The Air and Space Museum was great.  It took me 23 minutes to wander from our hangar A, through the lobby, and to the back side of hangar B.  I was taking video the whole time with our Garmin Virb Elite.  It was so fascinating to me that I lost track of time and missed Jon Stanley's (Moun10Bike) talk on Geocoins.  Yeah... his claim to fame is inventing the Geocoin but I gotta tell you - there were cool planes everywhere!


I was able to find the speaking venue almost in time to not be late for Chris Mackey's (fox-and-the-hound) talk on the creation of the event coin for this year.  I was awestruck last year in Houston (not knowing what to expect) as he explained how every little detail of the coin represented something.  That event coin instantly became the favorite of my collection.  I was ready for more of the same with this year’s awesome set sporting magnet technology, the two versions of the base (for the more basic registration package - which is me all the way!  There are three bases if I am correct) and all the airplanes I get to attach to them.  I wasn't disappointed, the event coin this year has tied the coin from Geocoinfest last year as a favorite in my collection for the exact same reason - every detail is important to the essence of the coin.


My phone notified me that my old Spokane friend was on the grounds.  Too cool!  After touring the museum for a bit, Mike and I zipped to Ashland for some late afternoon lunch.



Mike, being a semi newbie cacher, explained to me how he has a hard time actually finding caches.  After lunch I navigated him to a nearby hide.  After 20 minutes we found everything but the cache.  We gave up and headed back to finish up at the venue.  In the weeks that followed I had a chance to do some research and have been able to verify that my friend Mike suffers from Occultum Visibilium Dysmorphia.  It is a rare affectation (1 in every 500,000 Geocachers - so basically around 12 people in all the world and he's one) that unknowingly projects a force field/invisibility cloak up the geocache being sought rendering it unfindable by the afflicted cacher or anyone in their party.  Poor guy. Hope it clears up for him soon. At least he was able to find Signal and some Moun10Bike coins (thanks Joe McCoskey (JoeFriday)!) at the event.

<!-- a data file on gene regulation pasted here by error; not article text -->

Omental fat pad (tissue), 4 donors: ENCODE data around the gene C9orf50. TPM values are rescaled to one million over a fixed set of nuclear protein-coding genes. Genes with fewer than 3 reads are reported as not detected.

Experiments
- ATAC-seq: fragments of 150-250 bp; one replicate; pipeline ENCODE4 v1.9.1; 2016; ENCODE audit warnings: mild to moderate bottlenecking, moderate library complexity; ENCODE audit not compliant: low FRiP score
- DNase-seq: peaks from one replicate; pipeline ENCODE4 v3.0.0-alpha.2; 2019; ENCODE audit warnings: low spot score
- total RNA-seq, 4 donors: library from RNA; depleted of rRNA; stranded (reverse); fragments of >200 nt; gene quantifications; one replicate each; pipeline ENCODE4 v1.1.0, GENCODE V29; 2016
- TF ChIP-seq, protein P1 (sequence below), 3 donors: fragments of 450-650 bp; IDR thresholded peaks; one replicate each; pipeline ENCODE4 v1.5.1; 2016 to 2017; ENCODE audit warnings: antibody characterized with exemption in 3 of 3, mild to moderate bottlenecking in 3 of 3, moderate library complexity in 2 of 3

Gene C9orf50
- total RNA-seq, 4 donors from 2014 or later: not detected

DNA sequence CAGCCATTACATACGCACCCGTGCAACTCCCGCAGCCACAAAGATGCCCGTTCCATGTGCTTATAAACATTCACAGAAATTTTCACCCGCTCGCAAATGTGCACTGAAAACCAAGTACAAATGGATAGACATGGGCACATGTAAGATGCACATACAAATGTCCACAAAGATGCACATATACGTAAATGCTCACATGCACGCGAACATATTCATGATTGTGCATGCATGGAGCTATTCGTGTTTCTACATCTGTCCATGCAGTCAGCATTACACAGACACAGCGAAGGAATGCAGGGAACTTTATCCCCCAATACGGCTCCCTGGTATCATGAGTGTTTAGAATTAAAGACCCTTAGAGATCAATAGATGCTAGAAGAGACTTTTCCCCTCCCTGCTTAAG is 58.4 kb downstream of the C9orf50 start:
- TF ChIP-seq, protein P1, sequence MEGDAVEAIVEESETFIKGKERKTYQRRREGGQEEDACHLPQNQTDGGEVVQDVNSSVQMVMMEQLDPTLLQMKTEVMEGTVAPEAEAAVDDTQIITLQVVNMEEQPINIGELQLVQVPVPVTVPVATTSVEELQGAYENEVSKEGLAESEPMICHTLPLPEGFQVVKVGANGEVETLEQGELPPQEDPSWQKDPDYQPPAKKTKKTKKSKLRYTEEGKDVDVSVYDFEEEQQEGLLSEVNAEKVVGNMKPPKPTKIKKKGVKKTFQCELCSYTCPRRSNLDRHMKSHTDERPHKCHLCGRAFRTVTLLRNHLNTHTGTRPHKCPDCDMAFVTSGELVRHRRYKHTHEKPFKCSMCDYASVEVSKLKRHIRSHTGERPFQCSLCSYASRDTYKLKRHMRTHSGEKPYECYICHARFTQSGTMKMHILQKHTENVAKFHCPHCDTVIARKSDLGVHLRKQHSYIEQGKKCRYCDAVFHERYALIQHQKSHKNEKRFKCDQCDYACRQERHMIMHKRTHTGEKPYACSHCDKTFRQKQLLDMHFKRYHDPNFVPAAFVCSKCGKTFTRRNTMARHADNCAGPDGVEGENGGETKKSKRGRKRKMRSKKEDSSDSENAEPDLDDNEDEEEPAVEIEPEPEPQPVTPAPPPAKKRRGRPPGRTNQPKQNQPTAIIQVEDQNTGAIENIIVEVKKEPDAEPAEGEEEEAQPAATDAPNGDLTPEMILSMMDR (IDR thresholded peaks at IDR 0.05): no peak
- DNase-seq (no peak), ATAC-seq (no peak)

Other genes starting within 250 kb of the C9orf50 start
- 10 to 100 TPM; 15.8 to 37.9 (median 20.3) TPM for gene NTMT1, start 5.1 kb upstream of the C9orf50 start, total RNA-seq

The coolest thing for me at this event was to hook up with some friends who finished our Spokane History Geotour. ( Turns out, we didn't take their picture at the finish (like we have done for everybody else).  Well, Ryan Semmels (Semmels123) and Lynn Worley Litherland (LadyCache) happened to have their Geotour coin with them so we took advantage and had some fun.  This is what amazes me about this community - Spokane, Omaha, Boonsboro, Carnation, Rome, Houston, or Warren - doesn't matter, we are friends wherever we may be.



Geocoinfest 2015 came to a close right on time.  Attendees filed out leaving vendors to pack up.  I had very few things to pack as most of the windmills sold.  I got it all into one box which was going with Barb and Dale anyway.  But even then, they had their booth all but packed in the same time and they had much more table space to cover!  They have it down to such a science that even though I felt bad I didn't contribute more I had a feeling if I had I would've only slowed them up.